May 31, 2008 at 12:50 pm

    Rich, I wish you could post helpful advice like this at ActiveRain without igniting a firestorm of “free speech” protests. I’ve spoken to a local agent who gets several hits per month from just one post about a local candy store. Most of the hits he’s getting are local. His blog is generating revenue.

  5. Barry Cunningham

    May 31, 2008 at 1:14 pm

    Rich, Like Frank says above…too bad you can’t post this on AR. But what if you did? Would this be advocating that they get their own blogs? I could not even imagine what you might have to go through.

    Yes, you are correct, but what exactly is “good content”? That would be a great follow up to see what everyone defines as great content. Seriously…really wondering about that one as only the local person I would guess would know what would work on their blog.

  6. Rich Jacobson

    May 31, 2008 at 2:07 pm

    Frank: I post about this on AR all the time!

    I will be coming back later tonight to respond to comments. Gotta run out and sell something right now!…

  7. Mike Farmer

    May 31, 2008 at 2:09 pm

    I think good content is useful information about real estate in the area you serve, or useful information about the area in general. If I am looking to buy out of town and I find a blog that consistently updates with useful real estate information about the area, then I will save that blog to go back to and will begin considering the author as my agent. I would appreciate information that gives me a better understanding of where I’m moving — the market trend, the neighborhoods, the feel of the town, the school systems, etc.

  8. Barry Cunningham

    May 31, 2008 at 3:34 pm

    Mike..I knew the day would come. We actually agree on something. Many people subscribe to only writing about real estate but I also think people want to know a bit about the area. I think once they are on your blog you have a chance to sell the area and your knowledge of the area as well.

    So what if someone googles a restaurant review and is not interested in buying…once in a while that is bound to happen. Just keep writing. I think it would be so boring for a reader to just read about numbers and stuff all the time.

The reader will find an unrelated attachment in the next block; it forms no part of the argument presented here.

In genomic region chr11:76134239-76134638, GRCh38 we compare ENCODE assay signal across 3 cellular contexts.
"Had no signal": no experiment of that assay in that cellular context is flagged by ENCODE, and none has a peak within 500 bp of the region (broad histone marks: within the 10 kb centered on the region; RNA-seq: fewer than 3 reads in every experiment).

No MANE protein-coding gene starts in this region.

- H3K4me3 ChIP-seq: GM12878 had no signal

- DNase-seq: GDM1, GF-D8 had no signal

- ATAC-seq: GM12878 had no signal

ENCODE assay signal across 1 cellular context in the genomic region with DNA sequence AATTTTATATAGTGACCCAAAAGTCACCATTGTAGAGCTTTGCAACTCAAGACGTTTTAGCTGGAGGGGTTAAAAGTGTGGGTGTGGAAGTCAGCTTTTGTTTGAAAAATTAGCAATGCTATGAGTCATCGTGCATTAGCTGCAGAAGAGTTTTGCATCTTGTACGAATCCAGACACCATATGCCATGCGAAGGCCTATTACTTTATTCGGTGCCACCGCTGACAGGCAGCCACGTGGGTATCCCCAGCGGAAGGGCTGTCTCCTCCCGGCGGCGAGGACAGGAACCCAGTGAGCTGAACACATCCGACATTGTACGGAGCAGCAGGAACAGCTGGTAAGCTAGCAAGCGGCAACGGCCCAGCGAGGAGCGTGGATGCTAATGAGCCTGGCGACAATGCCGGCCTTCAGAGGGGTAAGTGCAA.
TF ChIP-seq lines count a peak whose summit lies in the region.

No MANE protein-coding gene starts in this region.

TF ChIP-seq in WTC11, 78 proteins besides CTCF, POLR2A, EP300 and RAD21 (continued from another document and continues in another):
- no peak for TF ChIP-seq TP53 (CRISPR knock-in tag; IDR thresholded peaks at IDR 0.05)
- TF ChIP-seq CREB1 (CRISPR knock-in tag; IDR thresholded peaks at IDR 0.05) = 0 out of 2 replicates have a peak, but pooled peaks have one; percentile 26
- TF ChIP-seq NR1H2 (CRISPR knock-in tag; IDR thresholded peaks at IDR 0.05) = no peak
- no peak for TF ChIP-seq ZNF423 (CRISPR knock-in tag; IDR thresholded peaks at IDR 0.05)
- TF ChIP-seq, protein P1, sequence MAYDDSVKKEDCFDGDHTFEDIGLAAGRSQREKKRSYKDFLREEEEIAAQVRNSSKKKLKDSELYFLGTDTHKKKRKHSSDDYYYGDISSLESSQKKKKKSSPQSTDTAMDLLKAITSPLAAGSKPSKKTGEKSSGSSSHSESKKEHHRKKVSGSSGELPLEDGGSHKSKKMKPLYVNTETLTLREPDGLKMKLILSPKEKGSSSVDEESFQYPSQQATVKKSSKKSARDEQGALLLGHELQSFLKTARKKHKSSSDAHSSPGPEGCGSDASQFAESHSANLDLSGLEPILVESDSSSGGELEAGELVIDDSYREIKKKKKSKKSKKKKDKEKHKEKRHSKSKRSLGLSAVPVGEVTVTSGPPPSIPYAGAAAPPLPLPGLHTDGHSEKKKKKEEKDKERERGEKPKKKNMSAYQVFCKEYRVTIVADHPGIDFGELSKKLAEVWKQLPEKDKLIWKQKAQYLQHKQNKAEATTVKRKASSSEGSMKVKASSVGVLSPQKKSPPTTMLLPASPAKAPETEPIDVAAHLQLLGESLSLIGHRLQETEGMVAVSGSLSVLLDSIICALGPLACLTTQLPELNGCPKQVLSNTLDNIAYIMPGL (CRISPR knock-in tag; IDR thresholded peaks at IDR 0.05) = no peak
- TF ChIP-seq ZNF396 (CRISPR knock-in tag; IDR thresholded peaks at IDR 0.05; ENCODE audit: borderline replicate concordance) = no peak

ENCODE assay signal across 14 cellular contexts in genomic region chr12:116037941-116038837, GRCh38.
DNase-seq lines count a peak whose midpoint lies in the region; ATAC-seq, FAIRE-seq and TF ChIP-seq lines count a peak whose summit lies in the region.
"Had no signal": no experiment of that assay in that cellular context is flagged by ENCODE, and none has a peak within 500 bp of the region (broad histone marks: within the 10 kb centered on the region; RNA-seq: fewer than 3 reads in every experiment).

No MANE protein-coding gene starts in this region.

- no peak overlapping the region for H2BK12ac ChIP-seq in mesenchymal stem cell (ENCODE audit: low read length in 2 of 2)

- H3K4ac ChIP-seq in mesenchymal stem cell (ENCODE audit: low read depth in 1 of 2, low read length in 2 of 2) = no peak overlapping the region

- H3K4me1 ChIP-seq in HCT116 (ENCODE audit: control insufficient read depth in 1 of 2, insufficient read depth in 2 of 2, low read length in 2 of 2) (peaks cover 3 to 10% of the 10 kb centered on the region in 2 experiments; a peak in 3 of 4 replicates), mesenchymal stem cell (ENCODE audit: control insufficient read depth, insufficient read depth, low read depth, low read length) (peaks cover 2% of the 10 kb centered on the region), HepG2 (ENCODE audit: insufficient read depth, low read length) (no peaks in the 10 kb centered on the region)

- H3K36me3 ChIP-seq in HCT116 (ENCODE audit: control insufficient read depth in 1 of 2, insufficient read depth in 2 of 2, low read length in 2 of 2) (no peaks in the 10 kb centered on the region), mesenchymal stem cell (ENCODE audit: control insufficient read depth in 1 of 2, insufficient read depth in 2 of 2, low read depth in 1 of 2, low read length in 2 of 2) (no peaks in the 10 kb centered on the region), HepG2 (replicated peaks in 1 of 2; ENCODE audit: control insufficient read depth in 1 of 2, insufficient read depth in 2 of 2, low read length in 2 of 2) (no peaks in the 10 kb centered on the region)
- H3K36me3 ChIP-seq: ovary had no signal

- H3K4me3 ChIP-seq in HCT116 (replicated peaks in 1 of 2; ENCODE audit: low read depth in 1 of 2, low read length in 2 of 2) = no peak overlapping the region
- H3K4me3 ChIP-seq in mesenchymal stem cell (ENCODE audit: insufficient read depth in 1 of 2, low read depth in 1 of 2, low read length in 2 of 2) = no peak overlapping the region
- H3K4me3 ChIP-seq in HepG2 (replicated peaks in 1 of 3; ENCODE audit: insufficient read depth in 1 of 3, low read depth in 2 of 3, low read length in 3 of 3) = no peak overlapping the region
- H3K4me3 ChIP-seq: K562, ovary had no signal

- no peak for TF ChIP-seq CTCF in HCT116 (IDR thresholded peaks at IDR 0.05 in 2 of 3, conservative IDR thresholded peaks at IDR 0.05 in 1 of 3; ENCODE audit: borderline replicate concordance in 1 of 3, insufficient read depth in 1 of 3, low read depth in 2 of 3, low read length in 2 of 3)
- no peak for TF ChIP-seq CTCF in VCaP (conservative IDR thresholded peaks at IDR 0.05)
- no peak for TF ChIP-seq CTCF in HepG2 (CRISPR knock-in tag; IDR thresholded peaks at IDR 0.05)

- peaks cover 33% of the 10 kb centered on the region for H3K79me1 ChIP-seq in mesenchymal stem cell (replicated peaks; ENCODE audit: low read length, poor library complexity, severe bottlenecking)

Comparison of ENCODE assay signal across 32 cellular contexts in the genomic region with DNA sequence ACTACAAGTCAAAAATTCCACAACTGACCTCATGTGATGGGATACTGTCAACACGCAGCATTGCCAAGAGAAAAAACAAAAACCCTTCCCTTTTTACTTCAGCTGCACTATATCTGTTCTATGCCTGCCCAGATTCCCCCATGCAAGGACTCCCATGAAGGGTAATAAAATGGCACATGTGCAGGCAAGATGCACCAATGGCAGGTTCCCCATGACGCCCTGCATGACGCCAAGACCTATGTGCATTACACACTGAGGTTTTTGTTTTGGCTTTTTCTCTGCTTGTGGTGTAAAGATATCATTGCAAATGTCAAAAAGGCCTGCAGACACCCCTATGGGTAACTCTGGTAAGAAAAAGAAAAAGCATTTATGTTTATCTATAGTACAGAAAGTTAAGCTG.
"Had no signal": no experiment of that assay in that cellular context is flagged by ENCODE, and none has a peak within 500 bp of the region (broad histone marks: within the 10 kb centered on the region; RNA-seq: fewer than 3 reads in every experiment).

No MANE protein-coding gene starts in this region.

So this time we agree.

  9. Sharon Simms

    May 31, 2008 at 3:39 pm

    Agreed, it’s the content that matters. Years ago, in website infancy, I had a great looking website whose content was basically a bio and listings; and then I started a horrible looking site that had rick content. Guess which one brought business? the latter. Of course having both is better, but never forget the good content part.

  10. Komodo Dragon

    May 31, 2008 at 3:56 pm

    wow, thats quite a lot of crab legs there 😛

  11. Broker Bryant

    May 31, 2008 at 5:41 pm

    Rich, The leads are better from blogging because not only does the consumer get to pick us based on what we write but we can also gear our writing towards the consumer we want to work with. For example, I wrote a few posts geared towards picking up some investors to add to my current data base. In one post I mapped out specifically what I was looking forward i.e. experienced investors with money who were not afraid to purchase sight unseen. I wrote this particular post about 2 weeks ago and have thus far added 6 solid investors to my data base. I also turned down several who didn’t meet my qualifications financially.

    So not only is it important to write about what we do it’s also important to write TO who we want to work with.

  12. Mike Farmer

    May 31, 2008 at 5:51 pm

    It was bound to happen, Barry.

  13. Frank Jewett

    May 31, 2008 at 10:33 pm

    Rich, I know you post this message on AR. It always brings out the kooks waving flags, bibles, and souvenir copies of the Constitution claiming (for no sane reason) that you are trying to censor them. The platform has broken containment. I don’t think you will convince people to post in a way that enhances their personal business and the attractiveness of the entire platform, especially with the points system providing a fool’s gold incentive for writing “Dear Diary” posts and “Attaboy” comments.